Domestic Violence is an Occupational Health and Safety Issue

Sari Sairanen

On April 28 we mark the World Day for Safety and Health at Work. As we recognize the importance of a safe employment environment and healthy workers, the impact of domestic violence must be both acknowledged and addressed as an occupational health and safety issue. 

Our workplaces are not immune to domestic violence, as we know that violence against women has no geographical or socio-economic boundaries. Studies have shown that domestic violence impacts the workplace through losses in output, absences, and productivity. Issues of domestic violence can also increase risk for physical and psychological violence in the workplace. In fact, a majority of employers say they have experienced a situation where it was necessary to protect an employee facing domestic abuse.

The reality is that domestic violence is already an occupational issue, and it is one that the workplace is frequently ill-equipped to deal with. Often the workplace is the only haven for women who are experiencing domestic violence, providing both an environment where they are free from the presence of their abuser and an opportunity for them to reach out for help.

While domestic violence is covered under Ontario’s Occupational Health and Safety Act, Ministry of Labour inspectors must receive proper training to ensure that policies and procedures are in place at workplaces province-wide to protect all workers against domestic abuse.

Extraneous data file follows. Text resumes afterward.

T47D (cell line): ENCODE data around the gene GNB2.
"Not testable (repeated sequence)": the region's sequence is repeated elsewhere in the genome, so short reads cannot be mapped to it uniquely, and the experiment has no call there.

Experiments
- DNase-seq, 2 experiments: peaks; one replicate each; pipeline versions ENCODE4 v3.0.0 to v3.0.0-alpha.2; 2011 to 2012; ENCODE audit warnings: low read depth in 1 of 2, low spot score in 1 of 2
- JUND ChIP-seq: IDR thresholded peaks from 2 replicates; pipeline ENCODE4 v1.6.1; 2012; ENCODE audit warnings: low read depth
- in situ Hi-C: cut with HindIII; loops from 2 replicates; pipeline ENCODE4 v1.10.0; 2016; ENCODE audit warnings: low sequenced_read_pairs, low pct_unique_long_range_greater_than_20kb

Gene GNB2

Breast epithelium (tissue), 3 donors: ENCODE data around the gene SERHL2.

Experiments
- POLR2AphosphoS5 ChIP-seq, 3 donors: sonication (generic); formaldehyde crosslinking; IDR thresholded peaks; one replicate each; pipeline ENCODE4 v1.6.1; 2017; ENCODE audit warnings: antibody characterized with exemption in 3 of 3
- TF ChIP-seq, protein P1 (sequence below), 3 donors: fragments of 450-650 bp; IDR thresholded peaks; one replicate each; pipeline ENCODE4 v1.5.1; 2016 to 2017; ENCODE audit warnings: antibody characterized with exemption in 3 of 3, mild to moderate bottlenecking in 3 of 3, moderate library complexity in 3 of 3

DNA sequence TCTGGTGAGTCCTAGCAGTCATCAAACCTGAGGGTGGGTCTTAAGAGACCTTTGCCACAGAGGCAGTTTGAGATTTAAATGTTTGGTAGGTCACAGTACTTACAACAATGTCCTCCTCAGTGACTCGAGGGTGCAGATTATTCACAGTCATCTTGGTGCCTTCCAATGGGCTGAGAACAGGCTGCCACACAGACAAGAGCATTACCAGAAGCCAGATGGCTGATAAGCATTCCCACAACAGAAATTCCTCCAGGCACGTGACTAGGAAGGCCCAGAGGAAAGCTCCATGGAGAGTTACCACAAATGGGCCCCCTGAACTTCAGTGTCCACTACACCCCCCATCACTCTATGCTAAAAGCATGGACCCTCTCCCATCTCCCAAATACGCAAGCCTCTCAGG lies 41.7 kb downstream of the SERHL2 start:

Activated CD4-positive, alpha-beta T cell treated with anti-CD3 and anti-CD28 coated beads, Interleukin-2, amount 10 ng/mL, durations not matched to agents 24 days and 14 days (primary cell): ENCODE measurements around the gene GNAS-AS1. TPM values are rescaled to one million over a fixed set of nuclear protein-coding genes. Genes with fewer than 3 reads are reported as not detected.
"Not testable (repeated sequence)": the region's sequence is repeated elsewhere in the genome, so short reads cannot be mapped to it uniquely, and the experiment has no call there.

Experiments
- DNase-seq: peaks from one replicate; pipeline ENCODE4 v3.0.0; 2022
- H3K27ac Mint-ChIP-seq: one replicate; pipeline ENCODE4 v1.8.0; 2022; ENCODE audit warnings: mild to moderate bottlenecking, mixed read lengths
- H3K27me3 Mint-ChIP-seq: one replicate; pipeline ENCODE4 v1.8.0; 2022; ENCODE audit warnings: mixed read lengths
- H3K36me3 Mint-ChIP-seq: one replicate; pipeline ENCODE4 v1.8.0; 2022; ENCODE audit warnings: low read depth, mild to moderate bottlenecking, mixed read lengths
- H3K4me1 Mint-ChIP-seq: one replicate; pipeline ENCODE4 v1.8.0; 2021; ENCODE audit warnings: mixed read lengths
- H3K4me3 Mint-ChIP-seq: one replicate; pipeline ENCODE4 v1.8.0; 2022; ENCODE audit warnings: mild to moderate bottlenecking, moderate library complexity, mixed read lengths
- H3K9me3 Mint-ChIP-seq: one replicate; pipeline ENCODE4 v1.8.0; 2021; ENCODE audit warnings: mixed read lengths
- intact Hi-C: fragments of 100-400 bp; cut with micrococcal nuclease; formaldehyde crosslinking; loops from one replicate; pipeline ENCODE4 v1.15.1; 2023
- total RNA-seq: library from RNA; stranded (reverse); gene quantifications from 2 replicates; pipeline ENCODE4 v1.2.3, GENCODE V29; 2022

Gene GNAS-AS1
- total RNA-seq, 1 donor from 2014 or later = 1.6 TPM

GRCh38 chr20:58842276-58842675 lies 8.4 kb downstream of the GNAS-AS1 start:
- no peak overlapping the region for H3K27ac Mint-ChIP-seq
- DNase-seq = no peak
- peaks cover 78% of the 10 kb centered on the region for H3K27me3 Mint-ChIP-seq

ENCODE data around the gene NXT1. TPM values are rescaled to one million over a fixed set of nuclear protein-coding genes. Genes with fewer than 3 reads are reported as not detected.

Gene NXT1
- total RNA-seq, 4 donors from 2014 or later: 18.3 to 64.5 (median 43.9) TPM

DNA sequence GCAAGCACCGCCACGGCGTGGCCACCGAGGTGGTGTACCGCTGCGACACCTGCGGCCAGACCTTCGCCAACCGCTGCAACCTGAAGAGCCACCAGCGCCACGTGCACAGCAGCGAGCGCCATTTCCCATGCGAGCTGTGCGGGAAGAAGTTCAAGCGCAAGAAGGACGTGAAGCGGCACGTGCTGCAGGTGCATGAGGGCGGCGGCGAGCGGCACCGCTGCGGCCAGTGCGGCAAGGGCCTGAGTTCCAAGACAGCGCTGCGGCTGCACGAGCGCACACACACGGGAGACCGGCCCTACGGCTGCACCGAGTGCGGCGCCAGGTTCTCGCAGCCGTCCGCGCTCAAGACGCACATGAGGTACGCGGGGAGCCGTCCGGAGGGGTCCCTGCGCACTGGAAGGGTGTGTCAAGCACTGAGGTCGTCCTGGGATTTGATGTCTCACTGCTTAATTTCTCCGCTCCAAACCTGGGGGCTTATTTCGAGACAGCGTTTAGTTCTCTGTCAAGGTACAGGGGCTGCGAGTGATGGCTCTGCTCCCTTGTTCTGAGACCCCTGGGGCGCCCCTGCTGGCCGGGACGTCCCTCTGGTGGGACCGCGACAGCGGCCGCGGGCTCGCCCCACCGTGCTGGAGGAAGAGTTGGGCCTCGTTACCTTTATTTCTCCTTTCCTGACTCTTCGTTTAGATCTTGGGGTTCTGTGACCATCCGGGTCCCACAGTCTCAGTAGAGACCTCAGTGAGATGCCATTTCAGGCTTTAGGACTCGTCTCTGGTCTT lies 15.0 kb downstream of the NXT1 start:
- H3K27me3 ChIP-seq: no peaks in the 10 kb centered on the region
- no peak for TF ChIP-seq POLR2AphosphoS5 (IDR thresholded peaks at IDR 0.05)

It’s known that women are more able to leave violent and abuse relationships when they have economic security. Unifor, as Canada’s largest union in the private sector, has bargained paid domestic violence leave provisions into several collective agreements and the union has been active in the effort to legislate paid leave to aid women fleeing abuse.

Unifor Women's Advocate logo

Unifor’s ground breaking Women’s Advocate program also trains representatives in the workplace to assist women with issues of harassment and abuse with the goal of creating a healthier work environment and safer communities.

No one should have to choose between earning a living and protecting their personal safety and that of their children. We all have a duty to keep the workplace safe and free of all forms of violence, including domestic violence.